Panama Canal Authority responds to claims of traffic demand challenges


HOUSTON -- The Panama Canal Authority has issued the following response to the Bloomberg story, 'U.S. shale has a Panama Canal problem that's got no easy fix'.

In response to claims that the Panama Canal is facing challenges in servicing the true traffic demands of its liquefied natural gas (LNG) segment, it’s worth noting a few facts. The Canal has more than adequate capacity to tend to all vessels transiting its Neopanamax locks. There are no Neopanamax ships waiting to transit and no delays for customers with reservations, including LNG. The Canal also has more than enough tugboats to service these vessels thanks to recent efforts that doubled the number of tugs it employs and tripled the fleet’s overall towing capacity. It’s been precisely this commitment to planning, resourcing and efficiency that helped us transit a record 403.8 million tons of cargo this past fiscal year.

It’s also worth dispelling claims that LNG vessels need more reservations than are currently available to them. Canal booking data, provided up to a year in advance, shows that demand from the LNG industry to transit the Canal sits at less than seven reservations per week. Proportionately, the Canal offers them one reservation slot a day. But even so, of the LNG reservations that get booked, many go unused. In fact, 40 percent of the LNG vessels that reserve a slot cancel, often close to their transit date which prevents other vessels from using the slot and results in lost capacity for the Canal and other customers.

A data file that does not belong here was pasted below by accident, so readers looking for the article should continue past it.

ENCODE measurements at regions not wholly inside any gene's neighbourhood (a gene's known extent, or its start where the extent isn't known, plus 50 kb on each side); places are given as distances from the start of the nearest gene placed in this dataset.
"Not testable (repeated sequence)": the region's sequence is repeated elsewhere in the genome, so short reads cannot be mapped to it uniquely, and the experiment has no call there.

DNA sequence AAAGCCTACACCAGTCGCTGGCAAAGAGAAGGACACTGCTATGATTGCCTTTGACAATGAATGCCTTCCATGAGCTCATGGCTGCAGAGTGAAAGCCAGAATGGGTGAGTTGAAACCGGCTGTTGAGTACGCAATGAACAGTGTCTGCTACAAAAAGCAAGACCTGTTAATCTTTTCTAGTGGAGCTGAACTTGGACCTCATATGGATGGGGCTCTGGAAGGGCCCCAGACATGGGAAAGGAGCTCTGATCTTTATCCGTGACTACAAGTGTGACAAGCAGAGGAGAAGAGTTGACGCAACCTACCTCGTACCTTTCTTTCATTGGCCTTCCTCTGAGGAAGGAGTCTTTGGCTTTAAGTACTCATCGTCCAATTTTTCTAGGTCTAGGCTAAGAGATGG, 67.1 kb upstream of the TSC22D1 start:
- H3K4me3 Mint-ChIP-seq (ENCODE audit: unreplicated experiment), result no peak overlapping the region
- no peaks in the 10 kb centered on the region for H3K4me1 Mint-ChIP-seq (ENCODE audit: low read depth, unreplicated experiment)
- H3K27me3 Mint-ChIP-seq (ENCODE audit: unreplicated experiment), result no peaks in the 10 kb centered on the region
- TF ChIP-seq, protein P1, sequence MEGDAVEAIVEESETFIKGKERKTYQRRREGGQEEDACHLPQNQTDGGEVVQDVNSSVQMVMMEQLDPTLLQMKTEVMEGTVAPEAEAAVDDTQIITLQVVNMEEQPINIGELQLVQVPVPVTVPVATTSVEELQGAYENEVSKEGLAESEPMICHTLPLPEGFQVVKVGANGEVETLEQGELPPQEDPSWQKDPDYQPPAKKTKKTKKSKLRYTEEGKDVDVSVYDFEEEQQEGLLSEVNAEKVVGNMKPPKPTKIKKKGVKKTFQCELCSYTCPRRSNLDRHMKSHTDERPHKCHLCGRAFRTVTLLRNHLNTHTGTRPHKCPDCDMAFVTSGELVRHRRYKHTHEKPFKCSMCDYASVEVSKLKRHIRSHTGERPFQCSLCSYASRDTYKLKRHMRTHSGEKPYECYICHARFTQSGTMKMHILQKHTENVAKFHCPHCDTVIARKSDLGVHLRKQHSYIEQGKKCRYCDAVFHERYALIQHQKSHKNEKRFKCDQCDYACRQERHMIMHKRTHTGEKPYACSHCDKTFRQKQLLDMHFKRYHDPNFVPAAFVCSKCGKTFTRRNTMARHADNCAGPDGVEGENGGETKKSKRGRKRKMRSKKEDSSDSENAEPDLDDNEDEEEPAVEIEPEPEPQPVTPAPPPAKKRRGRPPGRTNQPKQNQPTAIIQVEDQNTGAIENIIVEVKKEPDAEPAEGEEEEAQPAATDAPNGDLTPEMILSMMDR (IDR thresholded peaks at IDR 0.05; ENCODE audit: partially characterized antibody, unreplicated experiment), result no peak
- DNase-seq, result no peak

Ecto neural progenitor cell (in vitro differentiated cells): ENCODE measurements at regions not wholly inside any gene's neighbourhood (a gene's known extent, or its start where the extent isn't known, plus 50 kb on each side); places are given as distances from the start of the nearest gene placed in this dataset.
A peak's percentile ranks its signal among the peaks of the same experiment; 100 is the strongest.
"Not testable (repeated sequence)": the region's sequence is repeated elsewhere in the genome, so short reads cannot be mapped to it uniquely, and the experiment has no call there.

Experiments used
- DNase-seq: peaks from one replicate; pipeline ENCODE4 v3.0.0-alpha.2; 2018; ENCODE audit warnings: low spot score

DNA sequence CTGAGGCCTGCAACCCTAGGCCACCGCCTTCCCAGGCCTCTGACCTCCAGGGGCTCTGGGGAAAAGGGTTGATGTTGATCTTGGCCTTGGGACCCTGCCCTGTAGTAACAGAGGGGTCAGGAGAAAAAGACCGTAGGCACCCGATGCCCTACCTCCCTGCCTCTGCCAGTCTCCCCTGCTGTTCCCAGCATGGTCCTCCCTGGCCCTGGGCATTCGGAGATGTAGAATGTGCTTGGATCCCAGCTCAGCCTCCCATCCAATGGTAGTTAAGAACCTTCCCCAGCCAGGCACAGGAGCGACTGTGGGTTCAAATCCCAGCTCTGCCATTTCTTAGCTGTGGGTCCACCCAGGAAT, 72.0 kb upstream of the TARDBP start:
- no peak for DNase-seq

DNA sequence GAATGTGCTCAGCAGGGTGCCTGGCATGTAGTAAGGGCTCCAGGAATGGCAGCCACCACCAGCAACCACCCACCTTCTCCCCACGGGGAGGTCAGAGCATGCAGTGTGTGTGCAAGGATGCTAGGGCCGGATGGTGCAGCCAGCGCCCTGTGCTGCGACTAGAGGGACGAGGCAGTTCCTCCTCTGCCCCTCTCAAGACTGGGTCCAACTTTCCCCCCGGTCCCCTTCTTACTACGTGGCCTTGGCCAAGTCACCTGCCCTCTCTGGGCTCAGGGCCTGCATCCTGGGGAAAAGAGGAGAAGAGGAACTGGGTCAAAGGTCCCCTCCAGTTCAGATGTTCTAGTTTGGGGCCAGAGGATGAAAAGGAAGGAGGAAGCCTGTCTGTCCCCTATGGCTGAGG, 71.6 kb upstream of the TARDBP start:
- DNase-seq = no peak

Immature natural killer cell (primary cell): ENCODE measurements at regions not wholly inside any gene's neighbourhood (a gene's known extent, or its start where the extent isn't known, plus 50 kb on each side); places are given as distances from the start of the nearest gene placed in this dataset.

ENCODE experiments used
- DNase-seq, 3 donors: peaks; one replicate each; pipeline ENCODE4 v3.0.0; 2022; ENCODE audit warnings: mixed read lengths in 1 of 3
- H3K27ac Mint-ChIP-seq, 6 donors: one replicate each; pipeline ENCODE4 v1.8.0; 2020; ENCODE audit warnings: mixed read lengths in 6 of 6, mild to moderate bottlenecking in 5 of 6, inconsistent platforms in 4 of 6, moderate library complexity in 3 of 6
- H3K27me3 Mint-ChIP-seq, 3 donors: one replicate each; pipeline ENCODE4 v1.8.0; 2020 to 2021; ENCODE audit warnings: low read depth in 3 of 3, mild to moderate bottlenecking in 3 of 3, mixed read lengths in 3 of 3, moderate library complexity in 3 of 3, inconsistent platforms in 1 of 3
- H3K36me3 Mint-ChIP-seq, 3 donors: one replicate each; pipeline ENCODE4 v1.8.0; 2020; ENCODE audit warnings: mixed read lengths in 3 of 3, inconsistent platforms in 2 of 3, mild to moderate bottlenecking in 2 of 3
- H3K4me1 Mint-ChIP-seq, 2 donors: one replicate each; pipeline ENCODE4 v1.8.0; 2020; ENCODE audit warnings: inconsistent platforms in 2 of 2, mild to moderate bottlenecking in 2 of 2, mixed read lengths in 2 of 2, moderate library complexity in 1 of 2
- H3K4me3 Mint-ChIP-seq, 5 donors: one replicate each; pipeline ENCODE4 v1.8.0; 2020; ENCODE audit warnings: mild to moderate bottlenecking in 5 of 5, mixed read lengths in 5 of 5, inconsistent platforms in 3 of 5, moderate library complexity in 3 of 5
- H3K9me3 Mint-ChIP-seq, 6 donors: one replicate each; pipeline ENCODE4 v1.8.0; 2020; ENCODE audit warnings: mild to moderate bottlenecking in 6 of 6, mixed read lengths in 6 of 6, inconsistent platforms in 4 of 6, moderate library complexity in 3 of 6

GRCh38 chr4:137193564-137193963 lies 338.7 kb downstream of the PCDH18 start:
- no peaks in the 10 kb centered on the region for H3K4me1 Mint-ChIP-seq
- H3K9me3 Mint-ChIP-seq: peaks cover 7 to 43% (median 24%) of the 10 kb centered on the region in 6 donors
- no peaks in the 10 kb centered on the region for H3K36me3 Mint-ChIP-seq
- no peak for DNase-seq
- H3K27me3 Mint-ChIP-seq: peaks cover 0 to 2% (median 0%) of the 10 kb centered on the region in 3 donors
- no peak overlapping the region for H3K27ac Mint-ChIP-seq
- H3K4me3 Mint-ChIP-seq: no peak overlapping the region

This is the real challenge we face. The reality is that LNG vessels average four Canal transits per week, far less than the seven slots available to them. And so it’s hard to justify adding capacity until more and more consistent use exists. For now, we will continue to work with stakeholders in the LNG segment–both with our customers, and those vocal few who are not – to engage in an honest and open dialogue over how we can establish and support more fair and reliable agreements together.

Jorge L. Quijano
Administrator of the Panama Canal Authority

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